Even the well- known Indian scientists and patriot, late Sir P. C. Ray who was very critical of the attempts made by the earlier European Orientalists and some of the Indian contem-poraries to equate the ancient Greek theories of medicine with those of the Indian (Ayurvedic), cold not avoid the use of the terms wind, bile and phlegm to signify, vata, pitta and kapha respectively. It should, however, be said to his credit that he strongly felt that "Too much has been made of the resemblance between the Greek and Hindu theories and practice of medicine. The analogy is merely superficial and does not seem to bear a close examination. The Hindu system of medicine is based upon three humours - vata, pitta and kapha - whilst, that of the Greek is founded upon four humours, viz., blood, bile, water and phlegm - a cardinal point of difference. Quoting the high authority of Dr. Hoernale who disposed off the view that "the ancient Hindus borrowed their notions of humoral doctrines from Greek", as "an elaborate joke", Sir P. C. Ray observed that "These views are advanced by persons who cannot and will not see anything in India which can claim originality and authority". Stated in brief, the several and often conflicting views on what Ayurveda is, expressed by different groups of scholars in the recent past should remain one of the description of an elephant by the five proverbial blind man.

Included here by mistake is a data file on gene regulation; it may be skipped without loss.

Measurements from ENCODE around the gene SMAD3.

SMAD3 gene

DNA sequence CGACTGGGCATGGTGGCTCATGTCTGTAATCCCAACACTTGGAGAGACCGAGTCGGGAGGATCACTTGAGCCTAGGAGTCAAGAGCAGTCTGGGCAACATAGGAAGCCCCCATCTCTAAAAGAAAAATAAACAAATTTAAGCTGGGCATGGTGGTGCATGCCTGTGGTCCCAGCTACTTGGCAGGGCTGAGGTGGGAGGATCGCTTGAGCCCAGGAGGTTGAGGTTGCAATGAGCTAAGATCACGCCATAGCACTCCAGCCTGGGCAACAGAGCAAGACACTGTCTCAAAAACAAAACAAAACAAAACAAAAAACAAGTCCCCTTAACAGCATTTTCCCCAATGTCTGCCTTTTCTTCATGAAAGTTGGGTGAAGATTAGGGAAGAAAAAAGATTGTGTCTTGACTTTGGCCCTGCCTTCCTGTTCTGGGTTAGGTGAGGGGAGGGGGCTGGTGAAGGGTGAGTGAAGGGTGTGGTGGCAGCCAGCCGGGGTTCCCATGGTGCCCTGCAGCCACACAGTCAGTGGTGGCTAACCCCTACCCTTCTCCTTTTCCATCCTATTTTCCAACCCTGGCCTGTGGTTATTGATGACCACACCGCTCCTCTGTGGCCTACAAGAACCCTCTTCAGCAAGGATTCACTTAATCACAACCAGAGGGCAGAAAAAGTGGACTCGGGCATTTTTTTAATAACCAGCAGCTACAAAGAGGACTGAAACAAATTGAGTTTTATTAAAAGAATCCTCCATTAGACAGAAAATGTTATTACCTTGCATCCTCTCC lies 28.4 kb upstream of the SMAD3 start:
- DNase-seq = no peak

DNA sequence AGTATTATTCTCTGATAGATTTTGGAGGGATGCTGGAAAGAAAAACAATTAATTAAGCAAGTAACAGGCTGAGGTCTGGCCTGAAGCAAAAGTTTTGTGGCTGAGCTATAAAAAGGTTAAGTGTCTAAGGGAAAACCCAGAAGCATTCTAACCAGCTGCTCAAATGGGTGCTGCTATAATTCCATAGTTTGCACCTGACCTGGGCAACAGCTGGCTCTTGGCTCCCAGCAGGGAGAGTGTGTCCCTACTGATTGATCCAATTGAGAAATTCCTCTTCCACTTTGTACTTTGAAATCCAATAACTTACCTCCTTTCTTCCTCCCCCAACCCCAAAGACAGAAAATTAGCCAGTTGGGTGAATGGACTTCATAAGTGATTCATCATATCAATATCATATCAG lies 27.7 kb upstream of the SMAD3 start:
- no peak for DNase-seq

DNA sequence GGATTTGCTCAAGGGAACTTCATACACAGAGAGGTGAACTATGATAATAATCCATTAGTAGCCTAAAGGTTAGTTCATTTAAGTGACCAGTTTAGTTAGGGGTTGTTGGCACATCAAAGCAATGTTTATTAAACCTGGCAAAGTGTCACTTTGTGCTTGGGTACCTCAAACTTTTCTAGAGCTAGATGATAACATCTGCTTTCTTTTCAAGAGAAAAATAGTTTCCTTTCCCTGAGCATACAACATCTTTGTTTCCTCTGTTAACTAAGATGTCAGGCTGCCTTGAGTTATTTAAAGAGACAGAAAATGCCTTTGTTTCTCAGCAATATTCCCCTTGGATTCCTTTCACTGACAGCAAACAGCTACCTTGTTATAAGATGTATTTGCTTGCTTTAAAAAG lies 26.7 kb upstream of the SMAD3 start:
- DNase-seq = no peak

I submit that the correct approach to an intelligent understanding of the content and purport of Ayurveda is to refer, in the first instance, to the definitions and descriptions of the word Ayurveda furnished by the authors of the ancient Indian medical classics and the available important authoritative commentaries thereon.
The word Ayurveda is composed of two terms, 'Veda (knowledge/science). The word biology, which is also composed of to terms - 'bios' (life) and 'logos' (knowledge/science) conveys nearly the same idea. Susruta has defined Ayurveda as a science in which the knowledge of life exists or which deals with the knowledge or science of longevity.
Dalhana, an authoritative commentator of Susruta, has clarified this definition as under:-
it will become obvious, from the extracts above, that although life as such is a complex of body, senses, mind and soul, still each one of the four factors can, for convenience of study, be treated as separate and specialized fields.